Welcome to Glutton’s Lane (Lith. Apsirijėlių skersgatvis) – this is what this street was called in the 19th century. And it was for good reason – it was known as a hub for meat trading since the 16th century. Try to imagine the following: there were no refrigerators in those days, so it was difficult to store, transport and sell meat. This meant that animals were slaughtered on specific days in the hope of selling their meat quickly.
19th-century Vilnius had a butchers’ guild, which was first established in 1536. Its members had different privileges and took care of selling meat, its correct weighing, cleanness in shops and even conducted business with customers. Guild workers often argued with merchants, and members of the butchers’ guild could be punished for buying meat from Jewish slaughterers and selling it in their shops.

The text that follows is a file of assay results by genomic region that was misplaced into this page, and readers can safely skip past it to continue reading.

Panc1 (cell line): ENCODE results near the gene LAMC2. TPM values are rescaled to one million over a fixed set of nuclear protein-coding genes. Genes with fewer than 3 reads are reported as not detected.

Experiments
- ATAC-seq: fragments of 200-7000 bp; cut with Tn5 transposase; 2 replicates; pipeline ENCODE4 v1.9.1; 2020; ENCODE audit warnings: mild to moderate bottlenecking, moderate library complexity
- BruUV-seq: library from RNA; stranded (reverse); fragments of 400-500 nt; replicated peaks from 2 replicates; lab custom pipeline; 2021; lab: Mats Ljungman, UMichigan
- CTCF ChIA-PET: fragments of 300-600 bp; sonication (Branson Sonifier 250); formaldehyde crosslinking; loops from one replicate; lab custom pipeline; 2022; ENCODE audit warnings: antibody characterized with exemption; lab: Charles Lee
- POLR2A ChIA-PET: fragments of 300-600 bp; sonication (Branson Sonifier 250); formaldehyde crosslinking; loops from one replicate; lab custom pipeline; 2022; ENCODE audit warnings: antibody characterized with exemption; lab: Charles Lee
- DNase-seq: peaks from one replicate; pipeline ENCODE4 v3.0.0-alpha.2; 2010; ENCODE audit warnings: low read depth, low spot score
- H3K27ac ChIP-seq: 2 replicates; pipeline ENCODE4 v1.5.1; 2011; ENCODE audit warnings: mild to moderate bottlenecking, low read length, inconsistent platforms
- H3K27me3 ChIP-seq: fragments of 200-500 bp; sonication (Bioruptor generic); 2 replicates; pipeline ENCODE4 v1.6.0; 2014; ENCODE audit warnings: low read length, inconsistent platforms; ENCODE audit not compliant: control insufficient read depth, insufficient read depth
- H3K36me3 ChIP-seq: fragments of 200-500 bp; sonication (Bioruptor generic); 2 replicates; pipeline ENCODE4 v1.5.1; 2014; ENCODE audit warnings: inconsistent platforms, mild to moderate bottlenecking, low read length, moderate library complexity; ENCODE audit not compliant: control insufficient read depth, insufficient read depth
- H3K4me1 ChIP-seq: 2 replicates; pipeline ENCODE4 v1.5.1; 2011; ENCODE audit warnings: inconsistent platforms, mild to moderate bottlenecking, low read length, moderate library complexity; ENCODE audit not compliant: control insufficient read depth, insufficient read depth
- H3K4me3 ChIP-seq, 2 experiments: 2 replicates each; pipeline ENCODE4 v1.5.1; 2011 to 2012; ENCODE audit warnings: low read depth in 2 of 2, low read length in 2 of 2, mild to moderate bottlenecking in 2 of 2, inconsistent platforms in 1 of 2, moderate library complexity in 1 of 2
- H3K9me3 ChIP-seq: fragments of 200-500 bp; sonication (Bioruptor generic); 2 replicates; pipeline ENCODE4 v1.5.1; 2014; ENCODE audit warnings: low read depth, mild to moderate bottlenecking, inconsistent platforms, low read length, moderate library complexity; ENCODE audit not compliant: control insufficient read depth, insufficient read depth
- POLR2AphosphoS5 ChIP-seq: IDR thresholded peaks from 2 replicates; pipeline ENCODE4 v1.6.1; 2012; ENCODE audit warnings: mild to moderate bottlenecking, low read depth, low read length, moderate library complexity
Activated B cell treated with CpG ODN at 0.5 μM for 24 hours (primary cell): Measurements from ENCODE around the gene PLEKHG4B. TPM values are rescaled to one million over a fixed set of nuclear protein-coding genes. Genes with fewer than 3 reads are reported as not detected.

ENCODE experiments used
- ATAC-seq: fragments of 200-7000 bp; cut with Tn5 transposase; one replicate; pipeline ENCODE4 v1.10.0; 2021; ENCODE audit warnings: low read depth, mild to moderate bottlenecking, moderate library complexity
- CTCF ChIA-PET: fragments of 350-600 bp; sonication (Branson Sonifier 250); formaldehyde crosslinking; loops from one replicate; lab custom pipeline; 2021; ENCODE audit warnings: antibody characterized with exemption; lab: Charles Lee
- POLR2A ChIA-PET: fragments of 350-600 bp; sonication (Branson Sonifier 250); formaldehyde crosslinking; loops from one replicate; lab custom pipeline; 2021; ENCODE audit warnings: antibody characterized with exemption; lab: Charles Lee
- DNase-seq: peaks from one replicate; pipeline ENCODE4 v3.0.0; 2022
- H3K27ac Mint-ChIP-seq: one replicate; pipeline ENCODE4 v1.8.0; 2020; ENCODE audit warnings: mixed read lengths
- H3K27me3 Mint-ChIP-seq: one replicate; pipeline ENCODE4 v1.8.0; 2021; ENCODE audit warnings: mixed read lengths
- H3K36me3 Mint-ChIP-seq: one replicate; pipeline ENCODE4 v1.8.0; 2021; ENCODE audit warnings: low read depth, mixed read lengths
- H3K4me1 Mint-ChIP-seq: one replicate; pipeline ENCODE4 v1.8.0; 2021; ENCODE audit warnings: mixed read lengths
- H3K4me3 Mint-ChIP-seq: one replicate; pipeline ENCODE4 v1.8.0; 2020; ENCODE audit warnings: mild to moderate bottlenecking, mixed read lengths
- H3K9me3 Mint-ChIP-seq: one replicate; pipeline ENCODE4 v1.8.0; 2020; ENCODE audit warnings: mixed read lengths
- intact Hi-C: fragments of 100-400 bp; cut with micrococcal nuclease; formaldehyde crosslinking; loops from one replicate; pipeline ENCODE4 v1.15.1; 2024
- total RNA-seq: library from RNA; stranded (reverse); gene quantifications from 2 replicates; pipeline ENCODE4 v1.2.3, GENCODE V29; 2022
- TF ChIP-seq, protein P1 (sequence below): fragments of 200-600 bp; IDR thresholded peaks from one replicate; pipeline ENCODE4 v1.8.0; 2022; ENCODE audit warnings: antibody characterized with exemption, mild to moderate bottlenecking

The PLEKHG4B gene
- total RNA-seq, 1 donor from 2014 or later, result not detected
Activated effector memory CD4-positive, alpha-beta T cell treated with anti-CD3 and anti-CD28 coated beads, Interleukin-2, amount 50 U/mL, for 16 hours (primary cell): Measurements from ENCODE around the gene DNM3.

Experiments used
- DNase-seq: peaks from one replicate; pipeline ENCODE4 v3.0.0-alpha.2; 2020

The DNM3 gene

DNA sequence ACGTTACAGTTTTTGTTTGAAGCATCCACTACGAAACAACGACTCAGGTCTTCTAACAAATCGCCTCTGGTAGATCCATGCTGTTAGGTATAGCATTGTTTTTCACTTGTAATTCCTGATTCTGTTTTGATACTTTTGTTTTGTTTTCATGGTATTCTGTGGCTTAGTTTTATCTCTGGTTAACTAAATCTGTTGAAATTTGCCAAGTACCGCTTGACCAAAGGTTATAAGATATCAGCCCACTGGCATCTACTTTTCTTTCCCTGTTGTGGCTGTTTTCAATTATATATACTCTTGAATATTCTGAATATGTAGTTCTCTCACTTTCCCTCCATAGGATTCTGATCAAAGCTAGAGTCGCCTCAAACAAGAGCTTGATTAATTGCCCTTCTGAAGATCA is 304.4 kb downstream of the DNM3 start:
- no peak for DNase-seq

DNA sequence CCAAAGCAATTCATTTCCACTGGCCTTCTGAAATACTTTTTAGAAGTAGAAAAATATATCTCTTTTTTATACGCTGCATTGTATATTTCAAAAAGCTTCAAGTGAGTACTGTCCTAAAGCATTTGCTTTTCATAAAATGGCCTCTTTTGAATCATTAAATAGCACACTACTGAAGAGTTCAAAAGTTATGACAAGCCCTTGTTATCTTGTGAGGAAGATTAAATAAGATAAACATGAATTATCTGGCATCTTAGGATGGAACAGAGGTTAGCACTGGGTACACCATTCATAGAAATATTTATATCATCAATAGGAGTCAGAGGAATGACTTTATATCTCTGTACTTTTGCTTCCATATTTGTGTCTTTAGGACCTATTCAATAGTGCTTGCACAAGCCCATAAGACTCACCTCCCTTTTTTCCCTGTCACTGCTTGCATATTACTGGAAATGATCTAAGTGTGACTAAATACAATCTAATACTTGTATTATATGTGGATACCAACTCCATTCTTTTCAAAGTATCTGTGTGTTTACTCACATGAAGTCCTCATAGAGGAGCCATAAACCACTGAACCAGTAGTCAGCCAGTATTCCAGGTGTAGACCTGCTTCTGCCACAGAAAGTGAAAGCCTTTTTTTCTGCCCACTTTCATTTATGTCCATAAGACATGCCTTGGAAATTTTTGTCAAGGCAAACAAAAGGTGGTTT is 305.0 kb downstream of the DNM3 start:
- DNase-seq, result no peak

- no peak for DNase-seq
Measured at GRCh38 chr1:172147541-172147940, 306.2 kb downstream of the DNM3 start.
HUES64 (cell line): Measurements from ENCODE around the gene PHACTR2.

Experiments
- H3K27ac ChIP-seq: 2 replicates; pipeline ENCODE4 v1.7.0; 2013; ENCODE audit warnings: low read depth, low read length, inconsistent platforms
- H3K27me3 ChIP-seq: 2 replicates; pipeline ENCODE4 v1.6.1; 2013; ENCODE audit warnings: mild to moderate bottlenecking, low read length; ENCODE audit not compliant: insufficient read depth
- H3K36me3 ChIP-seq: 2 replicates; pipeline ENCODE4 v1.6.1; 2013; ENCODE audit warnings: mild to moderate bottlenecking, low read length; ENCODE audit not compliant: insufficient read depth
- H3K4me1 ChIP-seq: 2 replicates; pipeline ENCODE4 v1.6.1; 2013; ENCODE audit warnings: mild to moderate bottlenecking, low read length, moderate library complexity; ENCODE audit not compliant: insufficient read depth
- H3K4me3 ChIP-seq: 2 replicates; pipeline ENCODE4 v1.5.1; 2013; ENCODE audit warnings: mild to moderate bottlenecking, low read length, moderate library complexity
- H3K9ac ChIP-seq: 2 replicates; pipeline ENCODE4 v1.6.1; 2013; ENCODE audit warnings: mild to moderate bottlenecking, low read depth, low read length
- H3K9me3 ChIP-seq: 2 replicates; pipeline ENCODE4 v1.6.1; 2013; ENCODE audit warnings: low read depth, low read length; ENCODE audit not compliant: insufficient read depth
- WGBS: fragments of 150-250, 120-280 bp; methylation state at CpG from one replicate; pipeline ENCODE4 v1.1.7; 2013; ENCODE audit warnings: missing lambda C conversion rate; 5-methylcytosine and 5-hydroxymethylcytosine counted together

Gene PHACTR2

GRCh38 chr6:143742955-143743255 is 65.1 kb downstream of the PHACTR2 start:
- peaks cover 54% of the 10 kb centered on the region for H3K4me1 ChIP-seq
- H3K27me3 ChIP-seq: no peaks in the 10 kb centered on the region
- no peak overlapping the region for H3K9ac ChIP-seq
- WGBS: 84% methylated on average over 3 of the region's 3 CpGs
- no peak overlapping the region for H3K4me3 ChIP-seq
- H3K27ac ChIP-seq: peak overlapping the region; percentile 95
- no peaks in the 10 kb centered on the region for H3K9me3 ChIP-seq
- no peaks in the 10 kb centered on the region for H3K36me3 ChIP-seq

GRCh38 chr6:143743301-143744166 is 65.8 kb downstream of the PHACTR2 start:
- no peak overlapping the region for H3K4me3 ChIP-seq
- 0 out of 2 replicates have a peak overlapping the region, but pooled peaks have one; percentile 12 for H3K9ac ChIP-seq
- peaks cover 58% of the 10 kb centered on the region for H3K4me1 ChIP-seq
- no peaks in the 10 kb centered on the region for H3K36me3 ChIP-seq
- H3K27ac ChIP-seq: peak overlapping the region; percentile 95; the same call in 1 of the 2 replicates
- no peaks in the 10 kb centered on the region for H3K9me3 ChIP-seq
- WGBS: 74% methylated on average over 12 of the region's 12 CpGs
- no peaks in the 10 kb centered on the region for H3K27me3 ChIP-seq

When the Executive Sanitary Commission was set up, a lot of focus was put on educating people about sanitary conditions in shops. A few letters have been found explaining how sausages were made of horseflesh meat and dead pigs. In the press, city dwellers complained about onion, flitch, coal or even sand and hair found in sausages.